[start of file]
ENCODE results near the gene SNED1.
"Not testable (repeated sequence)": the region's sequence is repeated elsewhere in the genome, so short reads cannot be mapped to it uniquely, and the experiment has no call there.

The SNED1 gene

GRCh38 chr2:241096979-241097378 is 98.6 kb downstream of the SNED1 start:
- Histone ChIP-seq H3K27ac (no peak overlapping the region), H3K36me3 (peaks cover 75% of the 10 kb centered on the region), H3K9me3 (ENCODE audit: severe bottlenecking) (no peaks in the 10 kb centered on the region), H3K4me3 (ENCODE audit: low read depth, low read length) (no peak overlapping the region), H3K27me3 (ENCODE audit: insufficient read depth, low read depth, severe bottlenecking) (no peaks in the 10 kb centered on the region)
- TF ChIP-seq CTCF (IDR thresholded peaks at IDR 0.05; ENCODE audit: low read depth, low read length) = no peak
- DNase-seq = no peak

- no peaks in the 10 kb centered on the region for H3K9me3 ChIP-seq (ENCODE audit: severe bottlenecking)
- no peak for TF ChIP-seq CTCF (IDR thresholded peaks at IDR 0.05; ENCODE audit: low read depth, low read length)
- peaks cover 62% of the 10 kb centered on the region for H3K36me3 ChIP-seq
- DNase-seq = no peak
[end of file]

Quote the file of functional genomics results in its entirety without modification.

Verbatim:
ENCODE results near the gene SNED1.
"Not testable (repeated sequence)": the region's sequence is repeated elsewhere in the genome, so short reads cannot be mapped to it uniquely, and the experiment has no call there.

The SNED1 gene

GRCh38 chr2:241096979-241097378 is 98.6 kb downstream of the SNED1 start:
- Histone ChIP-seq H3K27ac (no peak overlapping the region), H3K36me3 (peaks cover 75% of the 10 kb centered on the region), H3K9me3 (ENCODE audit: severe bottlenecking) (no peaks in the 10 kb centered on the region), H3K4me3 (ENCODE audit: low read depth, low read length) (no peak overlapping the region), H3K27me3 (ENCODE audit: insufficient read depth, low read depth, severe bottlenecking) (no peaks in the 10 kb centered on the region)
- TF ChIP-seq CTCF (IDR thresholded peaks at IDR 0.05; ENCODE audit: low read depth, low read length) = no peak
- DNase-seq = no peak

- no peaks in the 10 kb centered on the region for H3K9me3 ChIP-seq (ENCODE audit: severe bottlenecking)
- no peak for TF ChIP-seq CTCF (IDR thresholded peaks at IDR 0.05; ENCODE audit: low read depth, low read length)
- peaks cover 62% of the 10 kb centered on the region for H3K36me3 ChIP-seq
- DNase-seq = no peak